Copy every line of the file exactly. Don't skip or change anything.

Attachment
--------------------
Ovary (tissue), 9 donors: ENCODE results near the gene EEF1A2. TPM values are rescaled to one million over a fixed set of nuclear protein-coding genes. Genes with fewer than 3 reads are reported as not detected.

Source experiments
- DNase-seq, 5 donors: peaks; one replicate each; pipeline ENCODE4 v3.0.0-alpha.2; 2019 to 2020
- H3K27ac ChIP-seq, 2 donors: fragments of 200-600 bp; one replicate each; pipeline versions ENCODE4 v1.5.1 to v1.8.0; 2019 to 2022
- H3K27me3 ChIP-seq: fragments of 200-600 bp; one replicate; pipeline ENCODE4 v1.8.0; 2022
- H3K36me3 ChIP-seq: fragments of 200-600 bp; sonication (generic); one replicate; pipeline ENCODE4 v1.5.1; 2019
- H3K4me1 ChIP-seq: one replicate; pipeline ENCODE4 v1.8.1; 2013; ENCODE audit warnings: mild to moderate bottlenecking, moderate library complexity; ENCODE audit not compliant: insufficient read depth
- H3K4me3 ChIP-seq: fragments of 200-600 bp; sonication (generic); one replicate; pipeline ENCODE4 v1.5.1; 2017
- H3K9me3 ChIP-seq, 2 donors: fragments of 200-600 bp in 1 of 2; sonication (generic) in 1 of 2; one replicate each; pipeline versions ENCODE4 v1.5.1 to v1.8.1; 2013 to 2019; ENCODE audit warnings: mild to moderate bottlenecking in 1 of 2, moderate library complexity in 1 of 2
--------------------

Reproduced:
Ovary (tissue), 9 donors: ENCODE results near the gene EEF1A2. TPM values are rescaled to one million over a fixed set of nuclear protein-coding genes. Genes with fewer than 3 reads are reported as not detected.

Source experiments
- DNase-seq, 5 donors: peaks; one replicate each; pipeline ENCODE4 v3.0.0-alpha.2; 2019 to 2020
- H3K27ac ChIP-seq, 2 donors: fragments of 200-600 bp; one replicate each; pipeline versions ENCODE4 v1.5.1 to v1.8.0; 2019 to 2022
- H3K27me3 ChIP-seq: fragments of 200-600 bp; one replicate; pipeline ENCODE4 v1.8.0; 2022
- H3K36me3 ChIP-seq: fragments of 200-600 bp; sonication (generic); one replicate; pipeline ENCODE4 v1.5.1; 2019
- H3K4me1 ChIP-seq: one replicate; pipeline ENCODE4 v1.8.1; 2013; ENCODE audit warnings: mild to moderate bottlenecking, moderate library complexity; ENCODE audit not compliant: insufficient read depth
- H3K4me3 ChIP-seq: fragments of 200-600 bp; sonication (generic); one replicate; pipeline ENCODE4 v1.5.1; 2017
- H3K9me3 ChIP-seq, 2 donors: fragments of 200-600 bp in 1 of 2; sonication (generic) in 1 of 2; one replicate each; pipeline versions ENCODE4 v1.5.1 to v1.8.1; 2013 to 2019; ENCODE audit warnings: mild to moderate bottlenecking in 1 of 2, moderate library complexity in 1 of 2